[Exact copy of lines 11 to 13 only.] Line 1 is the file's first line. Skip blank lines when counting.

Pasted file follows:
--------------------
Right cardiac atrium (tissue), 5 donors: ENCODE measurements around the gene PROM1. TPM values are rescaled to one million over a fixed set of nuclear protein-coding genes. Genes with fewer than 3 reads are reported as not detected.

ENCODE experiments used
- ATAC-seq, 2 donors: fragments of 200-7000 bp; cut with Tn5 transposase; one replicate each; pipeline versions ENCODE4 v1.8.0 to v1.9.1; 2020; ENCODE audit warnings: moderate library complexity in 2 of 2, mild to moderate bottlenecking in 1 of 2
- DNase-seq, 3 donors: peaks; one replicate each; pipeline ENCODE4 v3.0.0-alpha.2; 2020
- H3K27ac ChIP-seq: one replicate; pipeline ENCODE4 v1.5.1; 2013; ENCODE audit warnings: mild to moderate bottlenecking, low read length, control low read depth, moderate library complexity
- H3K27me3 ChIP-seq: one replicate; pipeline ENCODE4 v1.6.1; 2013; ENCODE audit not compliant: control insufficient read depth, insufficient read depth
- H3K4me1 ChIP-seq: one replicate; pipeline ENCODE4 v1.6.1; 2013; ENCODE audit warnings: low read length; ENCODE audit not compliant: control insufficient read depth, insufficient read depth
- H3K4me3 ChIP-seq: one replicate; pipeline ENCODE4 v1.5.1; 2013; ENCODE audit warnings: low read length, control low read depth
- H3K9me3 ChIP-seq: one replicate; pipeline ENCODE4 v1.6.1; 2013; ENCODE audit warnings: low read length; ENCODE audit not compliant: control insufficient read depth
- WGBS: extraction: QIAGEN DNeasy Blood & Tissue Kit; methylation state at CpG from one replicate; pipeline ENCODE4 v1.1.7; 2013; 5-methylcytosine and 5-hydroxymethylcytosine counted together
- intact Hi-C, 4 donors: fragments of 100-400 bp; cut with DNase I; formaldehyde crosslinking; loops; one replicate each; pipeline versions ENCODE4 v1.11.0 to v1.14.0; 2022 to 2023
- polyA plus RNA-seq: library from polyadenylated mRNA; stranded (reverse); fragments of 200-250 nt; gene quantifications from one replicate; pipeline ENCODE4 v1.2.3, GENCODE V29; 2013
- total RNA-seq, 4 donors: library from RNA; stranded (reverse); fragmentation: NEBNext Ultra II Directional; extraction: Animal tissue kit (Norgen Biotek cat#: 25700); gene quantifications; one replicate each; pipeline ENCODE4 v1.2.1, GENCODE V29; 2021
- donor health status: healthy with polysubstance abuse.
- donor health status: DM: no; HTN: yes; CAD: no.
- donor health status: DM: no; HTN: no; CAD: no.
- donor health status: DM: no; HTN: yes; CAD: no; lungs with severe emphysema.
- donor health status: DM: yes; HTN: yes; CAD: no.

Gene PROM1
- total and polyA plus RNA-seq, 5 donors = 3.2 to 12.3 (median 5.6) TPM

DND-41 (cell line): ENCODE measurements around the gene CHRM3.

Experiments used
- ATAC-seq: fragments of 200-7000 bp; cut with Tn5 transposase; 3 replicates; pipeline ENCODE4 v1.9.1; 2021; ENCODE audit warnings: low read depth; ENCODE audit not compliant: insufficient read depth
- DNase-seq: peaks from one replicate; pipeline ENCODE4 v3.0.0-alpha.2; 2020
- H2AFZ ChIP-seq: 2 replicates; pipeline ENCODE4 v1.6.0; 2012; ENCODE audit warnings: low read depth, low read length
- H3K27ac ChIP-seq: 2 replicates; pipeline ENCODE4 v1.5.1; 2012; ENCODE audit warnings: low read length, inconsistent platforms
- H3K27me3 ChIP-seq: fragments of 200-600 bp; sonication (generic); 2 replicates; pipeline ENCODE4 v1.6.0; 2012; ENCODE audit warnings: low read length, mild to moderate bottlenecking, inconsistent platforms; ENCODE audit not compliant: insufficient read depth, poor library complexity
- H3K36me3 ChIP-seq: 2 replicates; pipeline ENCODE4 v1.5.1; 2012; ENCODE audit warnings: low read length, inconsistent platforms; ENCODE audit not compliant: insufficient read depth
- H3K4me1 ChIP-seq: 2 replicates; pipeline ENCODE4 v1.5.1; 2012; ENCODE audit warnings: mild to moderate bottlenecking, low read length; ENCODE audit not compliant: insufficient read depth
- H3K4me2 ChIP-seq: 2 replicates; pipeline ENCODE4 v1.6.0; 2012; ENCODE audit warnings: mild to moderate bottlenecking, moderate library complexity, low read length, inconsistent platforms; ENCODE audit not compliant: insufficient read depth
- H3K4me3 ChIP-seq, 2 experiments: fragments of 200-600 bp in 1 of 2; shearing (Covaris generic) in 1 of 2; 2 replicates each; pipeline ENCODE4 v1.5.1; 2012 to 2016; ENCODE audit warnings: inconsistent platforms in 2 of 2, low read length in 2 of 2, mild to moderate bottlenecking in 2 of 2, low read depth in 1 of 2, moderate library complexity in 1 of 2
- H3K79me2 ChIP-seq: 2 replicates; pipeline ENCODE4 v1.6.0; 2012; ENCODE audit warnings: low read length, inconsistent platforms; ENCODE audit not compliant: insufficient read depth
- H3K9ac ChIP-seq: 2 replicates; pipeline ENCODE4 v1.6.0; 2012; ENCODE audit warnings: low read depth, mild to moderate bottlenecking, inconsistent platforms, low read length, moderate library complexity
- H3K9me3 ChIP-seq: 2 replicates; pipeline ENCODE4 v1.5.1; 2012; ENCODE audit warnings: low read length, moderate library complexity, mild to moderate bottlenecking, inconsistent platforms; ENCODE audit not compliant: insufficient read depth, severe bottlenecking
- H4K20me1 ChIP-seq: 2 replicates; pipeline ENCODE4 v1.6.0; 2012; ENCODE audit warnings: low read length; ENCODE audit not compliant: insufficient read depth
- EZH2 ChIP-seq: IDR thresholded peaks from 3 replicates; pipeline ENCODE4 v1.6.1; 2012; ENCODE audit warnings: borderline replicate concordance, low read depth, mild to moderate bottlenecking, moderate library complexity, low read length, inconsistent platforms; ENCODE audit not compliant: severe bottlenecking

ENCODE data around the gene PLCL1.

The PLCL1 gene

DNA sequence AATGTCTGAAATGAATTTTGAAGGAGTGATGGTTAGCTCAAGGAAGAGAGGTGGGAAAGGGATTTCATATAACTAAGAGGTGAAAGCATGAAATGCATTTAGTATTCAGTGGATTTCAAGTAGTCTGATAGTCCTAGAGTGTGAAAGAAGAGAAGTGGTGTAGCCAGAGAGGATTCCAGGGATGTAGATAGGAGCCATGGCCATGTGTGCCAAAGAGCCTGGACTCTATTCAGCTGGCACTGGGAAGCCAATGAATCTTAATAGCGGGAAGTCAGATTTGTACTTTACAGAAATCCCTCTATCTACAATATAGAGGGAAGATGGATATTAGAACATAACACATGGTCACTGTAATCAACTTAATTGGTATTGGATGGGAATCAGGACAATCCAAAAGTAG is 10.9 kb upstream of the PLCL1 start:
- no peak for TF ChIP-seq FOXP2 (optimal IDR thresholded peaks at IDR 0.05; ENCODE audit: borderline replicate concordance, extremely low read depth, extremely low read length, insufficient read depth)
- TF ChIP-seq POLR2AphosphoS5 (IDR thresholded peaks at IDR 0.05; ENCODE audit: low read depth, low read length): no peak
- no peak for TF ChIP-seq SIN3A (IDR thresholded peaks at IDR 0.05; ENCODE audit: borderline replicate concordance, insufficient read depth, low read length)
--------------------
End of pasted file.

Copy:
- intact Hi-C, 4 donors: fragments of 100-400 bp; cut with DNase I; formaldehyde crosslinking; loops; one replicate each; pipeline versions ENCODE4 v1.11.0 to v1.14.0; 2022 to 2023
- polyA plus RNA-seq: library from polyadenylated mRNA; stranded (reverse); fragments of 200-250 nt; gene quantifications from one replicate; pipeline ENCODE4 v1.2.3, GENCODE V29; 2013
- total RNA-seq, 4 donors: library from RNA; stranded (reverse); fragmentation: NEBNext Ultra II Directional; extraction: Animal tissue kit (Norgen Biotek cat#: 25700); gene quantifications; one replicate each; pipeline ENCODE4 v1.2.1, GENCODE V29; 2021